Re: Rushton, why?

Mon, 31 Oct 1994 01:51:00 PST

Rushton may be wrong, but challenging him via arguments that are on the face
of them incorrect hardly shows that he is wrong; e.g., Russell writes:

"... I am quite troubled by the fact that
you plan to proceed examining race as a channel through which genetic
information is spread ..."

Since (emic) races are also the basis for much mate selection (i.e., most
marriages are not random with respect to (emic) races), it follows that race
is a channel through which genetic information is spread.

and further:

" .. how can you possibly try to link an inherited trait (as you're
convinced IQ is) ..."

I take it that the parenthetical comment is inserted to express the author's
disagreement with the assertion that some portion of intelligence, however
imperfectly measured by IQ, has a genetic component and hence is inherited
via genetic transmission. Clearly, individuals differ in intelligence
(the phenotype) not solely by virtue of environmental conditions, but also by
virtue of variation at the level of the genotype (regardless of environmental
conditions, I could never be an Einstein, a Mozart, a Shakespeare, a Fermat,
etc.). The genotype is "inherited"--what is less clear is the extent to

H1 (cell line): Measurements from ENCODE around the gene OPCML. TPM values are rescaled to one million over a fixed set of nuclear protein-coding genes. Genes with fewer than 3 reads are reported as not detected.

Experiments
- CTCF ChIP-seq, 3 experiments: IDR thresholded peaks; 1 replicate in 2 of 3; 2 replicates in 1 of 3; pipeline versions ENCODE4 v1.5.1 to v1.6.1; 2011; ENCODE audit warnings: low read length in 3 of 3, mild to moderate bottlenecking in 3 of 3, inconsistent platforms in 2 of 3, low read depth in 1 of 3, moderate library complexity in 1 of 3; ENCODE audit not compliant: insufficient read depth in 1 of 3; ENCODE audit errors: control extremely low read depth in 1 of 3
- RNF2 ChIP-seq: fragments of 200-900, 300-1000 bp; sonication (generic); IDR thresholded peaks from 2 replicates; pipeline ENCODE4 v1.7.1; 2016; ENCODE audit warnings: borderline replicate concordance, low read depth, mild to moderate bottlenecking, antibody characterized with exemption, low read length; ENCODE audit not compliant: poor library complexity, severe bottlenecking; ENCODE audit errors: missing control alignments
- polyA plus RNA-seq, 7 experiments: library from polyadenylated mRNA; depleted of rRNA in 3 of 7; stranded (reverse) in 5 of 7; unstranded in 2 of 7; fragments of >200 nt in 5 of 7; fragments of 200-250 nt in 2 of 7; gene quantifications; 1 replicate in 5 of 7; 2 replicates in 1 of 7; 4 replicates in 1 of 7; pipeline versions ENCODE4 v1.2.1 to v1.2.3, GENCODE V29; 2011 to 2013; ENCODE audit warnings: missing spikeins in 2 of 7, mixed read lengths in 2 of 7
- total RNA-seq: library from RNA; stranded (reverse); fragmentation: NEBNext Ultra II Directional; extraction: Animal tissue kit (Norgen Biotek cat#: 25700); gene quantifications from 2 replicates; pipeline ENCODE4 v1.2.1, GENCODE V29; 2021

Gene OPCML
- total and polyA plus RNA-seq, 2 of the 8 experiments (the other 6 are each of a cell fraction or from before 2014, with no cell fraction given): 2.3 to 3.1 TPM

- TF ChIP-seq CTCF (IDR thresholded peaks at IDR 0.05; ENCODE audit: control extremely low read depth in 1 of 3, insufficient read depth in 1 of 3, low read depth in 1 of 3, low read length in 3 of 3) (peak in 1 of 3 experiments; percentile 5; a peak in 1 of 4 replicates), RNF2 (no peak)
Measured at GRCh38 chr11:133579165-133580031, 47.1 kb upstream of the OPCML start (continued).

which the genotype constrains the phenotype.

It should be noted that whereas Jensen (and possibly others) have argued that
a 15 point difference in mean score for IQ could not be obtained via the
environment if the heritablity of intelligence is around 0.7, a problem
arises when this argument is applied to the purported 15 point spread
between blacks and whites. The problem is that the heritability argument
requires assuming (at least) (1) no systematic bias in the measure of
intelligence and (2) no environmental/IQ score interaction.

Heritability estimates are based on variances (h-squared = genetic variance
/total variance) and if there is systematic, additive bias (e.g., blacks
systematically score 15 points lower by virtue of past and present
conditions), this additive bias would have no effect on variance estimtes.
That is, one can have simultaneously a high additive bias and a high
heritability estimate. Thus a heritabilty of around 0.7 says nothing about
potential change in black mean IQ scores UNLESS one has FIRST established
that the IQ test is unbiased and not affected by environmental conditions.

Interaction could enter via high intelligence persons being less affected by
an academically poor environment (e.g., bright kids tend to do well despite
poor teaching) while individuals with average to below average intelligence
could be (negatively) affected more by an academically poor environment that
brighter kids. If such is the case it follows that two cohorts, otherwise
equal in average intelligence, could end up with a much greater difference
than would be expected from merely considering heritability of intelligence
if one cohort experiences a largely "good" academic environment and the
second cohort experiences a largely "poor" academic environment.

D. Read